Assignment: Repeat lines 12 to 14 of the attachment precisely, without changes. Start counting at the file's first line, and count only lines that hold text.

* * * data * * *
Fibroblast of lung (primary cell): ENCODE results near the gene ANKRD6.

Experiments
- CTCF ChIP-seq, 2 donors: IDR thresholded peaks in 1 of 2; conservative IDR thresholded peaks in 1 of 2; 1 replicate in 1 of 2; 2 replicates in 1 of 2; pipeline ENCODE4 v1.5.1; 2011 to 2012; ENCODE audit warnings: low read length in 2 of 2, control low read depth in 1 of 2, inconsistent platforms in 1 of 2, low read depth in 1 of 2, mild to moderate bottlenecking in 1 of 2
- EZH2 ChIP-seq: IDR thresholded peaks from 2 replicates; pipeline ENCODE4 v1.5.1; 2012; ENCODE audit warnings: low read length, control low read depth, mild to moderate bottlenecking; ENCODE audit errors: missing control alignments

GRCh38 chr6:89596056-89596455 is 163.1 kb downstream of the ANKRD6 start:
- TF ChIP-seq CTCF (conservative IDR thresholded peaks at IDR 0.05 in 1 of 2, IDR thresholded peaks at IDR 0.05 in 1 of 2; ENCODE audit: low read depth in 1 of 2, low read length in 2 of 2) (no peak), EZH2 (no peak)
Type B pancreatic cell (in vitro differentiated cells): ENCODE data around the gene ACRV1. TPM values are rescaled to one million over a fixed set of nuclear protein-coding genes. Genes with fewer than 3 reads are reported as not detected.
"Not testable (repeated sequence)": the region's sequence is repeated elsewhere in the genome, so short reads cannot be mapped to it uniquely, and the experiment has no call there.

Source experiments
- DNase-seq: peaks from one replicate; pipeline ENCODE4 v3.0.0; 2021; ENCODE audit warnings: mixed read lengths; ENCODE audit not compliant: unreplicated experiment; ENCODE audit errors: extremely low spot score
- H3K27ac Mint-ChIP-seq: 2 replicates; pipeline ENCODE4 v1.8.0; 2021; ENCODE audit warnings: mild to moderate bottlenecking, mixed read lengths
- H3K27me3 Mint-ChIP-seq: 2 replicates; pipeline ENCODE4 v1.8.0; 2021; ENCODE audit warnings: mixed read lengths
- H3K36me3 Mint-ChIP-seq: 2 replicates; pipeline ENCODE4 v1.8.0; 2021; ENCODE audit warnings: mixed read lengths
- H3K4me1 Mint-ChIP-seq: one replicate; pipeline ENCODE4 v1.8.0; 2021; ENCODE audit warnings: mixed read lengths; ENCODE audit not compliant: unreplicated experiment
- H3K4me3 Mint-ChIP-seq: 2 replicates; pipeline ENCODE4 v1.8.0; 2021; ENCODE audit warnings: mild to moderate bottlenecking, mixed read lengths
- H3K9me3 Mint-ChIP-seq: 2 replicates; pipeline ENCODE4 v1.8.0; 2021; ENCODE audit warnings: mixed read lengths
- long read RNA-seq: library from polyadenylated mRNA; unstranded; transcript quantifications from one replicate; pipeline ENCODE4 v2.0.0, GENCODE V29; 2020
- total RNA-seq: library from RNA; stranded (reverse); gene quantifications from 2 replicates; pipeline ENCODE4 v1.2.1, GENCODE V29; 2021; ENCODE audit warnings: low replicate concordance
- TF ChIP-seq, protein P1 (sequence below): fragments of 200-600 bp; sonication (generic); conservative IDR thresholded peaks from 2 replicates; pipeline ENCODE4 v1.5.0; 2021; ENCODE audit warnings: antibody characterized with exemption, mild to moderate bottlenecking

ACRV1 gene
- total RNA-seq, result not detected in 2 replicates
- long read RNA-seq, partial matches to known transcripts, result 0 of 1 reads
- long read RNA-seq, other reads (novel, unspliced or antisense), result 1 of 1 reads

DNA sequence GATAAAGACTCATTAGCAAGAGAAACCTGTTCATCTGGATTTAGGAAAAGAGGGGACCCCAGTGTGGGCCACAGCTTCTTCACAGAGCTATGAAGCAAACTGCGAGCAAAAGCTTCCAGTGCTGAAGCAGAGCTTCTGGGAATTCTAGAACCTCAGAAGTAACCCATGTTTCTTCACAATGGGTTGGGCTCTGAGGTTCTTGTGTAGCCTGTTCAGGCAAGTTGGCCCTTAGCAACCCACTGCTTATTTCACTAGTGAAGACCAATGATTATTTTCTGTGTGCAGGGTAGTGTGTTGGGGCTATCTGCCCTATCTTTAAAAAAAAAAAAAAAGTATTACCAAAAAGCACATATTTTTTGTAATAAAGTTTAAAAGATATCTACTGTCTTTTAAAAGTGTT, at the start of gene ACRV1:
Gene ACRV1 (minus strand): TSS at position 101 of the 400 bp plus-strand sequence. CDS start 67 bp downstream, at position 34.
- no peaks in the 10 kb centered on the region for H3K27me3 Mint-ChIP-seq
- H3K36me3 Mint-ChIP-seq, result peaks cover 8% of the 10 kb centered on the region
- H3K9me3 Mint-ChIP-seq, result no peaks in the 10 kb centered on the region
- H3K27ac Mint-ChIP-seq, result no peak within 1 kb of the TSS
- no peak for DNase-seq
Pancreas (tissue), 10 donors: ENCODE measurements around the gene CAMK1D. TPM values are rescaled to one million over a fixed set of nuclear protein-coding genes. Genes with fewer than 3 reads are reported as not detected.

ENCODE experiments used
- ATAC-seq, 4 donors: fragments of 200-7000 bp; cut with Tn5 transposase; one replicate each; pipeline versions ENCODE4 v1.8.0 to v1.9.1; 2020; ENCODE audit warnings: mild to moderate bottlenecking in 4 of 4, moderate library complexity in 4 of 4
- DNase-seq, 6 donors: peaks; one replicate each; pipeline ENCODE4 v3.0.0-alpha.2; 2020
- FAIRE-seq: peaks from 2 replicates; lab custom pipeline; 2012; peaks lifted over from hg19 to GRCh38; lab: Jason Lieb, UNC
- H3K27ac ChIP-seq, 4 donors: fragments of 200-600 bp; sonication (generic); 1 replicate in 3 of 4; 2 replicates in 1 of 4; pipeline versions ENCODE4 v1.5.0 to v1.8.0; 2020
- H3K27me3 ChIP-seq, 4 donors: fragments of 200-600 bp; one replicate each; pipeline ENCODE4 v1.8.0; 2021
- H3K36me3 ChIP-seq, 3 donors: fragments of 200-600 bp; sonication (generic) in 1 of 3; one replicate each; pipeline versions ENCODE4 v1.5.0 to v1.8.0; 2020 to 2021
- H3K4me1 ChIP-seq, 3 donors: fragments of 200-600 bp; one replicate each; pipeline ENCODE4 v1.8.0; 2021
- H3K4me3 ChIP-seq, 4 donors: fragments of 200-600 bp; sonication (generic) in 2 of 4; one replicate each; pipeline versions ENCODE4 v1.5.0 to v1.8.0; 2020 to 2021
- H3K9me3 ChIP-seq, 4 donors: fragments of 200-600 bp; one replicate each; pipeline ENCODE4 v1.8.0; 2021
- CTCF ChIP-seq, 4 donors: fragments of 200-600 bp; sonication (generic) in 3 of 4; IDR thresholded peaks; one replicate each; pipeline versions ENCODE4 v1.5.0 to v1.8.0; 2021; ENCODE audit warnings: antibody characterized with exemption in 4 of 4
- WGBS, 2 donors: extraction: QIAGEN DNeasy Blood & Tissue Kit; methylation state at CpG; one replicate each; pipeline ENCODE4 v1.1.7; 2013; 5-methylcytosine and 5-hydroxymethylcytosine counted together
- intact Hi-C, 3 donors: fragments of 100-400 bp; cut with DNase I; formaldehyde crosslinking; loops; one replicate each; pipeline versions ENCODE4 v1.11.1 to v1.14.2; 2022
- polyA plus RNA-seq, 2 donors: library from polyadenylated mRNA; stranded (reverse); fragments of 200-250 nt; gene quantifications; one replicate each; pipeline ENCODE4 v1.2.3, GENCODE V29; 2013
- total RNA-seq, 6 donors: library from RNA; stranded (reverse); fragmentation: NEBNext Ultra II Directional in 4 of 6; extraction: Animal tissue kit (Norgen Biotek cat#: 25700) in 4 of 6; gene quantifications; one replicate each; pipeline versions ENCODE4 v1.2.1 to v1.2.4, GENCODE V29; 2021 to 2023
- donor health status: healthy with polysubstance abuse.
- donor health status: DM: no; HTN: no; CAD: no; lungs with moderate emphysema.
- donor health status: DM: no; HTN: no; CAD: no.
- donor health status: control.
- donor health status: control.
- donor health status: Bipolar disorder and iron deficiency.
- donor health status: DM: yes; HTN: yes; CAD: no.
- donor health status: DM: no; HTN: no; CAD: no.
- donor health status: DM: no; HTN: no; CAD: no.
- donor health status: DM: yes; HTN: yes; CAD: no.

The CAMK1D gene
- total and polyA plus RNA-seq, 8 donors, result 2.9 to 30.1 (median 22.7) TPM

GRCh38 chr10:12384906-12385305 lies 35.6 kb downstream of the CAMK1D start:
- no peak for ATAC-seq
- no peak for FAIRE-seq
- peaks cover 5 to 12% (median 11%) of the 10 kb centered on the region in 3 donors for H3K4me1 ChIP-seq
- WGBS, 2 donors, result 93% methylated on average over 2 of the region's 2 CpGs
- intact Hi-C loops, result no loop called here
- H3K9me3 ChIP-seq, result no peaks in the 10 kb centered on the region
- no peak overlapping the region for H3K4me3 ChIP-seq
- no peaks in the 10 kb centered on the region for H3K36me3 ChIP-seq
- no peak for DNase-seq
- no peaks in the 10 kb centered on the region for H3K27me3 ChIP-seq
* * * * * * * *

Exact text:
- H3K27me3 Mint-ChIP-seq: 2 replicates; pipeline ENCODE4 v1.8.0; 2021; ENCODE audit warnings: mixed read lengths
- H3K36me3 Mint-ChIP-seq: 2 replicates; pipeline ENCODE4 v1.8.0; 2021; ENCODE audit warnings: mixed read lengths
- H3K4me1 Mint-ChIP-seq: one replicate; pipeline ENCODE4 v1.8.0; 2021; ENCODE audit warnings: mixed read lengths; ENCODE audit not compliant: unreplicated experiment